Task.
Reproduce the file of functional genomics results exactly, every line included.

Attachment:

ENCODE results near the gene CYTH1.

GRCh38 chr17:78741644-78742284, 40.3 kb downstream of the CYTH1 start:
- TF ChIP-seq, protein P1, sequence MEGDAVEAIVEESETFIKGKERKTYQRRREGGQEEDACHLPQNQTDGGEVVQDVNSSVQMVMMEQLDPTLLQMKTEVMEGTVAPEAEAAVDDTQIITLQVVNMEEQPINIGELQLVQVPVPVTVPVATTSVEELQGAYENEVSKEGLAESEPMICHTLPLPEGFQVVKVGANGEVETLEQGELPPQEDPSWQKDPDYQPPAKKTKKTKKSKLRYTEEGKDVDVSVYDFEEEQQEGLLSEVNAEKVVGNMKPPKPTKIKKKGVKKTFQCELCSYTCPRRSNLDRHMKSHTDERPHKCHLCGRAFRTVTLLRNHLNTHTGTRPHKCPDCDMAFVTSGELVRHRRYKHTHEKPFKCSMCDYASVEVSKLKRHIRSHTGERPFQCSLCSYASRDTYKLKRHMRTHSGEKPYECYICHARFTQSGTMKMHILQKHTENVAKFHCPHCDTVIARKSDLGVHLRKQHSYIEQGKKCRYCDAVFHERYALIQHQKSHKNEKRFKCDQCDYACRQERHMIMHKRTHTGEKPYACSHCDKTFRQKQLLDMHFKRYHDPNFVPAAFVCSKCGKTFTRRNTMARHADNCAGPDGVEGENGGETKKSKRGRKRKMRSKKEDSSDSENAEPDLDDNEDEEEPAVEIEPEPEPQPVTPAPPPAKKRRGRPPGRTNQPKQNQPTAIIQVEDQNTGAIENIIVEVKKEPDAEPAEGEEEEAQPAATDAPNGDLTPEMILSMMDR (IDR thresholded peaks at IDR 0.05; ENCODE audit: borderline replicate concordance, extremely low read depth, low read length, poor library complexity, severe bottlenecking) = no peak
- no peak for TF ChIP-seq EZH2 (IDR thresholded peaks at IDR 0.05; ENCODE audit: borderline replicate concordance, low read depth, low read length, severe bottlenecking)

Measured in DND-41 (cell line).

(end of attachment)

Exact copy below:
ENCODE results near the gene CYTH1.

GRCh38 chr17:78741644-78742284, 40.3 kb downstream of the CYTH1 start:
- TF ChIP-seq, protein P1, sequence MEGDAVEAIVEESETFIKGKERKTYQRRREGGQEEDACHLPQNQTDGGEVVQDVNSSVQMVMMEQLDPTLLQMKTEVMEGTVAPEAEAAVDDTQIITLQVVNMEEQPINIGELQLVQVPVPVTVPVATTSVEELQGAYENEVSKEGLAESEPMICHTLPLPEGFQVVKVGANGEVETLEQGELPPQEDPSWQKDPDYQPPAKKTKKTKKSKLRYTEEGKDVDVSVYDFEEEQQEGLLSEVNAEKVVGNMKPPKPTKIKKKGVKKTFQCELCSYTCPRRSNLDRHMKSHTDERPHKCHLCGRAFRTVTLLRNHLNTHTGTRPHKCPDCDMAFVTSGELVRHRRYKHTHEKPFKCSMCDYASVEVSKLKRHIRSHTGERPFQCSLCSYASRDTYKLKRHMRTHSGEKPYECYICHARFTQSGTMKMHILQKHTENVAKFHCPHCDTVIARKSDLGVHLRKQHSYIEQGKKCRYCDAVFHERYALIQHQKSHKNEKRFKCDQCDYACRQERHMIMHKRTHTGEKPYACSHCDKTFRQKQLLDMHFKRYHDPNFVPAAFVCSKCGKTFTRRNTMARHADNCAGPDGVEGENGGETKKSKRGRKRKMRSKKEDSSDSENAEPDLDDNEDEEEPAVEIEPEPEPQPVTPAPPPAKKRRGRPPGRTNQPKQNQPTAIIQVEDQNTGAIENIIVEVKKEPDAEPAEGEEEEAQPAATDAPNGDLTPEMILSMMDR (IDR thresholded peaks at IDR 0.05; ENCODE audit: borderline replicate concordance, extremely low read depth, low read length, poor library complexity, severe bottlenecking) = no peak
- no peak for TF ChIP-seq EZH2 (IDR thresholded peaks at IDR 0.05; ENCODE audit: borderline replicate concordance, low read depth, low read length, severe bottlenecking)

Measured in DND-41 (cell line).